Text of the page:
Seven academy trusts owed £1m+ each at end of 201718: £5.2m by one defunct trust

Janet Downs's picture

Seven academy trusts owed more than £1m each by the end of March 2018, the Department for Education has revealed*.  Here are details of four of them.

The SchoolsCompany Trust owed £5.2m as a repayable advance.  It’s unclear whether ESFA will be able to recover this as SchoolsCompany has been stripped of its academies.  The loan is in addition to £947k non-recoverable bail out. 

Academies Enterprise Trust owed £2.5m.  This figure has now risen.  AET’s most recent accounts** say it has received over £4m in an ‘interest free’ loan from the Education and Skills Funding Agency (ESFA) for the trust’s ‘turnaround strategy’. It doesn’t have to be repaid until AET’s general reserves plus borrowing exceeds £15m.

This advance is in addition to an ‘exceptional grant’  of £773k relating to Plumberow Primary Academy, Hockley, awarded in financial year 2017/18. 

AET has been slapped with two DfE warning notices in just a few weeks, Schools Week reports.

Shrewsbury Academies Trust owed £1.8m.  Its most recent accounts** reveal ‘a significant deficit’.  It depends on ‘additional funding’ from ESFA.

A new Accounting Officer began work on 1 June2018 following the appointment of an Interim Executive Board in May.  He subsequently found financial irregularities had occurred before the IEB took overt including inappropriate use of charge cards, inadequate control of expense claims and concerns about ‘historic severance packages’.

The accounts** show the pay agreed for the former CEO and Accounting Office, G Pettengell, was between £85k and 90K with pension contributions between £20k and £25k for the academic year.  It’s not known if he received all of this as he resigned on 27 April 2018.

Ambitions Academies Trust owed £1,220,838 repayable in four instalments. AAT’s most recent accounts say one of its academies, St Aldhelm’s Academy, has ‘significant legacy issues’ dating back to December 2012 when it was a stand-alone academy run by St Aldhelm’s Academy Trust. 

The predecessor trust received a Financial Notice to Improve in March 2014.  This is now listed as ‘closed’.

AAT took on the challenge of running an inadequate academy with considerable problems.   ESFA granted AAT £2m to change the open plan layout which inspectors said hampered concentration and progress.  When Ofsted returned in 2016, inspectors judged St Adhelm’s to be good. 

The historic financial issues have contributed to St Aldhelm’s ‘current deficit of £3.6m, AAT accounts say.  £1.2m of this is a concessionary, interest-free loan. 

The remaining three trusts receiving more than £1m in advances, Leigh Academies Trust, Theale Green School Trust and Aspirations Academies Trust, will feature in an article to appear in the next few days.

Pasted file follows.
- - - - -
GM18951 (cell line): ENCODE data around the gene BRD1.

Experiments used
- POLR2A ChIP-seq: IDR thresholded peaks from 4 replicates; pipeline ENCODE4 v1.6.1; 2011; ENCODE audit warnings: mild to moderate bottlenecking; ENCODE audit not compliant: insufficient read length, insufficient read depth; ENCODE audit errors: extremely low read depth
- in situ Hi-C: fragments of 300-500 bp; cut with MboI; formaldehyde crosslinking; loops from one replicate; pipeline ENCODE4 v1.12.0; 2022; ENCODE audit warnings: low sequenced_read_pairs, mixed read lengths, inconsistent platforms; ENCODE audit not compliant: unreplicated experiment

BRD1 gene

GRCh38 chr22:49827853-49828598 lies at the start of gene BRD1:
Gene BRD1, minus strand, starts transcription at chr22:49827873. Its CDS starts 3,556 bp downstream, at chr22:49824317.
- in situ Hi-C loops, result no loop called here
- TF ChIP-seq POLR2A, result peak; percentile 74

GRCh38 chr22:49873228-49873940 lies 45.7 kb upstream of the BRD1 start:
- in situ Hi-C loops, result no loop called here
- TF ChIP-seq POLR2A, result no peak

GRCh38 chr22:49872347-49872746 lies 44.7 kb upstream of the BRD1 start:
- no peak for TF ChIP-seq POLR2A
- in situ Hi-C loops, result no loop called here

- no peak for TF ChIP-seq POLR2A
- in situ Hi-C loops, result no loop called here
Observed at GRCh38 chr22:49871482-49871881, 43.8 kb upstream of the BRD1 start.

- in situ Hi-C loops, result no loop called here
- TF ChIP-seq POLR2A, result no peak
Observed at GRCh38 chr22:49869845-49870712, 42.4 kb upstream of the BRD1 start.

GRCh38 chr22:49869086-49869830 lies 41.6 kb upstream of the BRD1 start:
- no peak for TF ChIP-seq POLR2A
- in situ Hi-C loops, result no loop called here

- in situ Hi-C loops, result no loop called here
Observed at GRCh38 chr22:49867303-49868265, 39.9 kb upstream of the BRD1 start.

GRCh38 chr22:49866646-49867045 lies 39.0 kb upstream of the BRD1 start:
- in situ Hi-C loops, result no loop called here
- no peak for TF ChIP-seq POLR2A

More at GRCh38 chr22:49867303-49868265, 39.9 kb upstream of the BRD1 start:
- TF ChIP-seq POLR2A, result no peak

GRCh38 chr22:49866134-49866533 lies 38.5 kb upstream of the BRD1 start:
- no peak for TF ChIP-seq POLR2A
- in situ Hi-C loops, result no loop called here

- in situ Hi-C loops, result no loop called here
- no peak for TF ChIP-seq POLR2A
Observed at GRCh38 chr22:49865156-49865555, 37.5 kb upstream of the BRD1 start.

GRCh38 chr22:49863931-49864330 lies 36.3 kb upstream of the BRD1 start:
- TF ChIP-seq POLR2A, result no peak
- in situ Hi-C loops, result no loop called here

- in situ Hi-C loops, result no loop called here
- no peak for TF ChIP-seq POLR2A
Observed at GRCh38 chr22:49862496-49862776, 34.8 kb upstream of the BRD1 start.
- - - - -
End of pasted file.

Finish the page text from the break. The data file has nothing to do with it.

*This is the second article discussing the Freedom of Information response sent to Andrew Jolley after delays, refusals and an internal review lasting over a year.  The delay means the data is already out-of-date.  The first article is here. 

**Year ending 31 August 2018, available from Companies House


CORRECTION 16 April 12.23.  The article and heading has been changed to make it clear the amounts represent what was owed at the end of the financial year 2017/18.  This may not reflect the total amount advanced to the named trusts.  This total amount lent may have been reduced by payments made in previous years.

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Celia Blair's picture
Sat, 13/04/2019 - 17:20

Looks like a money tree?
If I was working in an LEA school still I would be frothing at the mouth.
Not surprised it took a FoI query tp reveal this.
It's a shame the Guardian et al haven't published this information, but maybe they will?

Janet Downs's picture
Mon, 15/04/2019 - 13:01

An LA school can receive similar advances if it's likely to post a deficit.  It's essentially an accounting exercise because the school doesn't actually receive cash.  Repayment is made via deductions from the school's future grants and has to be wiped off within three years.

Academies can receive advances (even non-repayable grants) in 'exceptional circumstances' to stabilise finances.  What's surprising is the appearance of some high-profile academy trusts such as Harris in the list of trusts receiving advances bearing in mind they're supposed to be exceptional.

Academy trusts also don't have to repay the advances within three years unless the recovery agreement says so.  Repayment can be considerably longer.  For example, Aspirations Academies Trust has been given ten years to repay its loan of £1m.

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